Wisconsin Waterhemp Herbicide Resistance Project – 2019 Update

Link to blog post: http://www.wiscweeds.info/post/wisconsin-waterhemp-herbicide-resistance-project-2019-update/

Waterhemp is a competitive, prolific and genetically diverse weed species which has evolved resistance to commonly used corn and soybean herbicides across the Midwest. In Wisconsin, waterhemp populations have been confirmed resistant to three sites of action (SOA): ALS (acetolactate synthase; Group 2), EPSPS (enolpyruvyl shikimate phosphate synthase; Group 9), and/or PPO-inhibitor herbicides (protoporphyrinogin oxidase; Group 14). Glyphosate resistance has been confirmed in 28 Wisconsin counties and multiple resistance to glyphosate and PPO-inhibitors has been confirmed in 10 of these counties. For more information on the status of herbicide resistance in Wisconsin click HERE.

Identifying the distribution of herbicide resistance in waterhemp to commonly used herbicides is vital for the selection of appropriate management strategies. The objective of this study was to determine the frequency and distribution of glyphosate (EPSPS; Group 9), imazethapyr (ALS; Group 2) and atrazine (photosystem II [PSII]; Group 5)-resistant waterhemp populations in Wisconsin corn and soybean production systems.



  • Out of 86 waterhemp populations screened, 95% and 70% were confirmed resistant to 1x and 3x label rate of glyphosate, respectively.


  • Out of 82 waterhemp populations screened, 98% and 93% were confirmed resistant to 1x and 3x label rate of imazethapyr, respectively.


  • Out of 80 waterhemp populations screened, 10% and 3% were confirmed resistant to 1x and 3x label rate of atrazine, respectively.


  • Glyphosate and imazethapyr-resistant waterhemp populations are widespread across corn and soybean fields in Wisconsin, requiring awareness and action from stakeholders to mitigate their detrimental impacts.
  • Atrazine restrictions in Wisconsin may partially explain the lower than expected resistance frequency. Atrazine resistance in waterhemp populations from other Midwestern states is more common.
  • Understanding the distribution of waterhemp resistance and selection of effective PRE and POST emergence herbicides can assist growers develop better management strategies and ameliorate the issues with herbicide resistance.

Future Directions

A subset of populations will be selected and further studies will be conducted to evaluate the response of these populations to other herbicides applied POST (lactofen, mesotrione, glufosinate, 2,4-D and dicamba) or PRE (atrazine, mesotrione, metribuzin, sulfentrazone and S-metolachlor).


We would like to thank the Wisconsin Soybean Marketing Board and the Wisconsin Corn Promotion Board for supporting this project. Many thanks to those who contributed to this project by collecting waterhemp seeds (individual reports to collaborators will be submitted in January 2020). Members of the Wisconsin Cropping Systems Weed Science Lab provided technical assistance towards the execution of this project.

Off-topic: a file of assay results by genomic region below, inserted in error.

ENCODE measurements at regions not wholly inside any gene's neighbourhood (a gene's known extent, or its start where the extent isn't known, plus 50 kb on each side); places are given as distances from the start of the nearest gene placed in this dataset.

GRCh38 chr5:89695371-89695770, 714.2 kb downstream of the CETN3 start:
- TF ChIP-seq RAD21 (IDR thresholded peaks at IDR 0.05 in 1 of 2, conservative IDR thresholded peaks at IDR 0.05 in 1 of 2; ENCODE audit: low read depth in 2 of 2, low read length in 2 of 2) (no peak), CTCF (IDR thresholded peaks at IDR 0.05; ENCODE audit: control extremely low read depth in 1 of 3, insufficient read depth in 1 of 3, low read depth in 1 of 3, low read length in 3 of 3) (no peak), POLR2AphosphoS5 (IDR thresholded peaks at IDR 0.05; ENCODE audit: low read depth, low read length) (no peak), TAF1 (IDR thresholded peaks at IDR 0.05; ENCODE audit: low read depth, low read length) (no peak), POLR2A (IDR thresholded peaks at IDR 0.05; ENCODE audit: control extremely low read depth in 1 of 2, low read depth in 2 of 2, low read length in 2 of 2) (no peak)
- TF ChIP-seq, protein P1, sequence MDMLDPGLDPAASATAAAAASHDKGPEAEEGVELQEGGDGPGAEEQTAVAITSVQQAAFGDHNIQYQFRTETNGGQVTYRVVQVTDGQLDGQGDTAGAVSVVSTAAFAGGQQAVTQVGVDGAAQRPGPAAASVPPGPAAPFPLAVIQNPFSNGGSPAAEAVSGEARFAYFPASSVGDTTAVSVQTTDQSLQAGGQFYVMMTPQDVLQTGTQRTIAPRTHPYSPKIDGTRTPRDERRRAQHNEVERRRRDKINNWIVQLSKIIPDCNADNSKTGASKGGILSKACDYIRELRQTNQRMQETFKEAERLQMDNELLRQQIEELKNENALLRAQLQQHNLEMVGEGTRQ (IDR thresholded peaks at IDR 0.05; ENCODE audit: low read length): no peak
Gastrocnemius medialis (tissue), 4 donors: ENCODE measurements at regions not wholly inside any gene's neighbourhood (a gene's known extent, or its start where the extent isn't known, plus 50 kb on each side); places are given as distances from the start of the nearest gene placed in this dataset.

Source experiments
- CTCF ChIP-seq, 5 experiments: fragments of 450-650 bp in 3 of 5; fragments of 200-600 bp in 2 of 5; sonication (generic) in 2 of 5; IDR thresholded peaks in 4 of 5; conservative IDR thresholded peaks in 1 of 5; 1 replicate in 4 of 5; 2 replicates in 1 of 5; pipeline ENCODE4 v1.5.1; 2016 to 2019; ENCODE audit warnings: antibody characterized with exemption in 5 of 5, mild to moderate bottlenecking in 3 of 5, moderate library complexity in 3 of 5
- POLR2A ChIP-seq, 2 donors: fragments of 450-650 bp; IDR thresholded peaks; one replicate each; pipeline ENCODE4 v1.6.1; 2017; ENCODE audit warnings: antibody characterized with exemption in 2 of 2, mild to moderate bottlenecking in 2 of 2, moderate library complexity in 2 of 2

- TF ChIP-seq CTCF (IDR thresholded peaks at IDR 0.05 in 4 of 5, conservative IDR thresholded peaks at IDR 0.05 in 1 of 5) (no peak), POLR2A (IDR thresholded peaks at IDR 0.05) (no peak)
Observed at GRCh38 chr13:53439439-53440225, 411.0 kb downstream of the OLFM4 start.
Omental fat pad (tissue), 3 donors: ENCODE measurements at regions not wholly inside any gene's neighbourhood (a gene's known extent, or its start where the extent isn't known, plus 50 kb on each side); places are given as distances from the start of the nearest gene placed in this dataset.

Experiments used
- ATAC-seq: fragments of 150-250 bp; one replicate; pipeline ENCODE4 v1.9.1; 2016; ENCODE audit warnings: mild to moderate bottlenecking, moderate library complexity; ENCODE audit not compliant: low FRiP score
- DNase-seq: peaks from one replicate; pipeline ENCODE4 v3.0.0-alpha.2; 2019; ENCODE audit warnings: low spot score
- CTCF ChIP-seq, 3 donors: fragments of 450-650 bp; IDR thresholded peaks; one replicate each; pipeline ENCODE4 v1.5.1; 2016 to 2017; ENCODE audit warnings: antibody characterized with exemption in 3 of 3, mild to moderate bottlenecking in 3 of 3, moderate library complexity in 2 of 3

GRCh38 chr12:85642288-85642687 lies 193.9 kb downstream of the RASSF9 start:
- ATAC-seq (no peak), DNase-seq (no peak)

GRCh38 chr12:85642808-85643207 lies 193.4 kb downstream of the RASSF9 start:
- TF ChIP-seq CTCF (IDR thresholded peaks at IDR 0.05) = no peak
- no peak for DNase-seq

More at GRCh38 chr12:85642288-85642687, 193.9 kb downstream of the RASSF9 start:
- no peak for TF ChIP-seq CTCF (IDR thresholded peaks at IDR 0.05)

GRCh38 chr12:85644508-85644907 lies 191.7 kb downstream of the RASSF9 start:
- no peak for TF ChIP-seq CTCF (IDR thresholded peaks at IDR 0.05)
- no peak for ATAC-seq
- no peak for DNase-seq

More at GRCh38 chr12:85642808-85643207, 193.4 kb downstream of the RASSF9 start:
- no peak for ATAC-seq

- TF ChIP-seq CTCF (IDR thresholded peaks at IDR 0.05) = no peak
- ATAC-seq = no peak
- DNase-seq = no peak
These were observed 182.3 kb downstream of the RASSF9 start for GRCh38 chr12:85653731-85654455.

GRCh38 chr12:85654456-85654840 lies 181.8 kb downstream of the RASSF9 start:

Research Methods

  • 86 waterhemp populations from 27 Wisconsin counties were collected and submitted by stakeholders in the fall of 2018 (many thanks to those who contributed to this project by collecting waterhemp seeds).
  • Experimental units consisted of cone-tainers (656 ml) filled with Pro-Mix HP Mycorrhizae potting mix. Plants were maintained in a greenhouse with a controlled environment, watered daily and fertilized once a week.
  • Treatments were applied when waterhemp plants reached 2-4 inches in height using a single-nozzle research track spray chamber with AI9502EVS nozzle tips, calibrated to deliver 15 GPA of spray solution.
  • Treatments consisted of glyphosate (1X = Roundup PowerMax at 22 fl oz/acre and 3X = Roundup PowerMax at 66 fl oz/acre), imazethapyr (1X = Pursuit at 4 fl oz/acre and 3X = Pursuit at 12 fl oz/acre), atrazine (1X= Aatrex 4L at 2 pts/acre and 3X = Aatrex 4L at 6 pts/acre), and the nontreated control. AMS (2 lbs/acre) was added to the glyphosate treatments. AMS (2 lbs/acre) + COC (0.6% v/v) were added to the imazethapyr treatments. COC (0.8%) v/v was added to the atrazine treatments.
  • The experiment was conducted in a completely randomized design with 8 replications per herbicide treatment and two experimental runs.
  • 21 days after treatment (DAT) visual evaluation (VE) of plant growth was taken on a scale of 1 to 10 (1 representing a dead plant and 10 a completely healthy plant, Figure 1) and aboveground biomass harvested.
  • Waterhemp populations were considered resistant to each treatment if 50% or more of treated plants between experimental runs had VE ≥ 7 (healthy plants completely capable of reproducing).

Visual Evaluation